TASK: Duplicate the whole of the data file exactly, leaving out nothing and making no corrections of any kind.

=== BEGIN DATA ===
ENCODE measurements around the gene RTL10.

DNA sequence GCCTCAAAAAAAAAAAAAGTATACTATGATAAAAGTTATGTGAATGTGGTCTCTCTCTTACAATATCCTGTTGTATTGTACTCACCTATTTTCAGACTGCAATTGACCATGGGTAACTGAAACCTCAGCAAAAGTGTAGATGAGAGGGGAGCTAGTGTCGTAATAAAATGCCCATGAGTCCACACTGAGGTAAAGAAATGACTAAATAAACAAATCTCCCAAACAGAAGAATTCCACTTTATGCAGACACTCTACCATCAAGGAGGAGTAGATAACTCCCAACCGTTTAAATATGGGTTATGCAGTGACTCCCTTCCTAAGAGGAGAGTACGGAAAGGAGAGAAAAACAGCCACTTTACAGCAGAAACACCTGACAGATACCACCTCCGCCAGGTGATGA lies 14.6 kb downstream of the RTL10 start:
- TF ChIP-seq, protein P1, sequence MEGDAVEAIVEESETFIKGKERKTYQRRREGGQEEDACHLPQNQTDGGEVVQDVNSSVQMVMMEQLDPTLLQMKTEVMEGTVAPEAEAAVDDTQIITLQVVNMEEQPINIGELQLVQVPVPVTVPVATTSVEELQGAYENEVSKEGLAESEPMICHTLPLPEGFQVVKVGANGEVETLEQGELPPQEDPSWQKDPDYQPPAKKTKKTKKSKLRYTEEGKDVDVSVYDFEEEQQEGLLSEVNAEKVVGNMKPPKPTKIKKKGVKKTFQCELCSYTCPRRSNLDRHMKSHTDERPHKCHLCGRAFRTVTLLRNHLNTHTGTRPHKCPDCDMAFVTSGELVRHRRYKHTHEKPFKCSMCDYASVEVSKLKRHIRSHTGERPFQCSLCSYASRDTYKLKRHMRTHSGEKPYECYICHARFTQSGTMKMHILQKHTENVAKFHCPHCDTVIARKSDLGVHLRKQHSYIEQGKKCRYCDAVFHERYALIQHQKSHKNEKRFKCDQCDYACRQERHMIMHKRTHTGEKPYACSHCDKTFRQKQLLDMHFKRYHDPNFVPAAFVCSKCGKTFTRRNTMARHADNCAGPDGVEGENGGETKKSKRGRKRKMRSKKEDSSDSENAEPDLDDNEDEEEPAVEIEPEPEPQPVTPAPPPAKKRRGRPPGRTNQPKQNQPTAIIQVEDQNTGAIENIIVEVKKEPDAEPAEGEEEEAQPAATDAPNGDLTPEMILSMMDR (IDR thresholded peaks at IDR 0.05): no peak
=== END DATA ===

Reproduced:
ENCODE measurements around the gene RTL10.

DNA sequence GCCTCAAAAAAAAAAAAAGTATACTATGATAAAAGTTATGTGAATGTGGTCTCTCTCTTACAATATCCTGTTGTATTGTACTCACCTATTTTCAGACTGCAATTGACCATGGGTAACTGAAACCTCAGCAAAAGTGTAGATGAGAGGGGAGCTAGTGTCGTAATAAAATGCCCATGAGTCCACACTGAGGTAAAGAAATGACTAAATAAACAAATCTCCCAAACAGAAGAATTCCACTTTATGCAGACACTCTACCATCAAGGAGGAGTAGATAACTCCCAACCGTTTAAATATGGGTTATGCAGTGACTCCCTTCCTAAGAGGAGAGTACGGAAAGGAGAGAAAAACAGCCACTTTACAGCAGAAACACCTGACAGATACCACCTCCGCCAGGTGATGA lies 14.6 kb downstream of the RTL10 start:
- TF ChIP-seq, protein P1, sequence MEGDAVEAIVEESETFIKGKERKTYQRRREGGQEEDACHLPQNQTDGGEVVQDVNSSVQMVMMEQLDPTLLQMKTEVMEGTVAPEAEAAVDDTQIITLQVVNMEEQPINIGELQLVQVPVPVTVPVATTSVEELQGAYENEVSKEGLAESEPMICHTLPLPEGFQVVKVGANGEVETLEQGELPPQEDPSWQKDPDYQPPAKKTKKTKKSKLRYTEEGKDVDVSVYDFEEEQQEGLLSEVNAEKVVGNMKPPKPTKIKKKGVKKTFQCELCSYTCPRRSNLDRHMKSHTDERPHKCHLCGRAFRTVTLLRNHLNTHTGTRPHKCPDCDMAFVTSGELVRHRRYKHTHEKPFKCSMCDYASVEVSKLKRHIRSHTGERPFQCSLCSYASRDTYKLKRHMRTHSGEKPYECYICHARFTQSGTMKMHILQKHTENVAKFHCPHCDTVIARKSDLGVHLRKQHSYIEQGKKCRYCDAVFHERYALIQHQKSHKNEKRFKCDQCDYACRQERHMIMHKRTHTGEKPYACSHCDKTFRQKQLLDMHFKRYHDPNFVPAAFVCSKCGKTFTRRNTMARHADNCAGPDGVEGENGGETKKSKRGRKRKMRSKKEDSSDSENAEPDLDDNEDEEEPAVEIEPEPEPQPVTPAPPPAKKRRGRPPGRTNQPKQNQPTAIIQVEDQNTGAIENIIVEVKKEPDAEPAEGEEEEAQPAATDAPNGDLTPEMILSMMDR (IDR thresholded peaks at IDR 0.05): no peak